It's hard for me to really judge vocal performances, but on the whole, the performances in this film match the characters. Jamie Bell has the right kind of youthful pluck in his voice, while mocap expert Andy Serkis is a fine Captain Haddock. I'm always happy when Simon Pegg and Nick Frost show up in movies, but they don't seem to stand out as Thompson and Thompson, the bumbling interpol agents, though that may actually be the point. Daniel Craig voices a fine villain. You may notice that all of these voices are Brits, which strikes me as wrong. Tintin should be in French, and if you're going to make a Tintin movie in English, a British accent is completely wrong as your go-to European accent. Better no accent at all, though that's probably not possible.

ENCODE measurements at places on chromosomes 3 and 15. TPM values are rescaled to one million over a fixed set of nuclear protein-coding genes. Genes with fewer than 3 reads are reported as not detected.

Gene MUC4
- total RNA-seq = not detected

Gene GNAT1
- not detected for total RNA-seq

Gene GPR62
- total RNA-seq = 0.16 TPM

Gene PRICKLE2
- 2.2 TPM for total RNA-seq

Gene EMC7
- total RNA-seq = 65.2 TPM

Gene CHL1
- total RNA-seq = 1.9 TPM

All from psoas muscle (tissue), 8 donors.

I saw this film in 3-D, and I'll complain about that again. 3-D doesn't serve this film. I've seen some commentary on the internet that claims that this film uses 3-D intelligently, but if you're not calling attention to something in the frame, what's the point. At a certain point, not far into the movie, I ceased to even register the 3-D beyond the fact that I wished the picture was brighter. Alas.